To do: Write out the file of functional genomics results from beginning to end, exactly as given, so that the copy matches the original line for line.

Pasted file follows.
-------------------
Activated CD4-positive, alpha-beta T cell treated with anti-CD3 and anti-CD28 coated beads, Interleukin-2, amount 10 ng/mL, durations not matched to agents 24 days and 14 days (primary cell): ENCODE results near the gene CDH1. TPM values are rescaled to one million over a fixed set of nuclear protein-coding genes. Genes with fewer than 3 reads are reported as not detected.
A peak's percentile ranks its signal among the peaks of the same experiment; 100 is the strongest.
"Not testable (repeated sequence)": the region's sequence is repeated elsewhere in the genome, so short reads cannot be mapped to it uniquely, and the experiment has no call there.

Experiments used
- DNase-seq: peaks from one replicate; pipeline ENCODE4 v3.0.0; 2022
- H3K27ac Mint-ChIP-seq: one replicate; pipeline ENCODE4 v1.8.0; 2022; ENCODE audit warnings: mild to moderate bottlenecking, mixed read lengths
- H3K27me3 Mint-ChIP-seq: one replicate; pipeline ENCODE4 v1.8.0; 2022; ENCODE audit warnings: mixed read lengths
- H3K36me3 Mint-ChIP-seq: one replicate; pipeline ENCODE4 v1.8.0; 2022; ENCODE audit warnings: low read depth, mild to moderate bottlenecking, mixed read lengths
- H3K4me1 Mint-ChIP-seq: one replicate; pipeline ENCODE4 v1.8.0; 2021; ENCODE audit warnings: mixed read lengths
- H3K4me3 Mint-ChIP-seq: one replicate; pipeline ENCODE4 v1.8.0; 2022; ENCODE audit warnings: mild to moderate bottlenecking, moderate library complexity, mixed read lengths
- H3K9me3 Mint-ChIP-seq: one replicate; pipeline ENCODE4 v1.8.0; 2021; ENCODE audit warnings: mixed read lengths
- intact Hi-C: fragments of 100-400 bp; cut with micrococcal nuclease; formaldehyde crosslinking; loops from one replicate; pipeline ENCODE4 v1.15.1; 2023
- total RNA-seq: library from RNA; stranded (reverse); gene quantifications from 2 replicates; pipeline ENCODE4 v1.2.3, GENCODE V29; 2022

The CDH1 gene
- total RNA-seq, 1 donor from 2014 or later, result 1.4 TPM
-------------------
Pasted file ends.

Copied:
Activated CD4-positive, alpha-beta T cell treated with anti-CD3 and anti-CD28 coated beads, Interleukin-2, amount 10 ng/mL, durations not matched to agents 24 days and 14 days (primary cell): ENCODE results near the gene CDH1. TPM values are rescaled to one million over a fixed set of nuclear protein-coding genes. Genes with fewer than 3 reads are reported as not detected.
A peak's percentile ranks its signal among the peaks of the same experiment; 100 is the strongest.
"Not testable (repeated sequence)": the region's sequence is repeated elsewhere in the genome, so short reads cannot be mapped to it uniquely, and the experiment has no call there.

Experiments used
- DNase-seq: peaks from one replicate; pipeline ENCODE4 v3.0.0; 2022
- H3K27ac Mint-ChIP-seq: one replicate; pipeline ENCODE4 v1.8.0; 2022; ENCODE audit warnings: mild to moderate bottlenecking, mixed read lengths
- H3K27me3 Mint-ChIP-seq: one replicate; pipeline ENCODE4 v1.8.0; 2022; ENCODE audit warnings: mixed read lengths
- H3K36me3 Mint-ChIP-seq: one replicate; pipeline ENCODE4 v1.8.0; 2022; ENCODE audit warnings: low read depth, mild to moderate bottlenecking, mixed read lengths
- H3K4me1 Mint-ChIP-seq: one replicate; pipeline ENCODE4 v1.8.0; 2021; ENCODE audit warnings: mixed read lengths
- H3K4me3 Mint-ChIP-seq: one replicate; pipeline ENCODE4 v1.8.0; 2022; ENCODE audit warnings: mild to moderate bottlenecking, moderate library complexity, mixed read lengths
- H3K9me3 Mint-ChIP-seq: one replicate; pipeline ENCODE4 v1.8.0; 2021; ENCODE audit warnings: mixed read lengths
- intact Hi-C: fragments of 100-400 bp; cut with micrococcal nuclease; formaldehyde crosslinking; loops from one replicate; pipeline ENCODE4 v1.15.1; 2023
- total RNA-seq: library from RNA; stranded (reverse); gene quantifications from 2 replicates; pipeline ENCODE4 v1.2.3, GENCODE V29; 2022

The CDH1 gene
- total RNA-seq, 1 donor from 2014 or later, result 1.4 TPM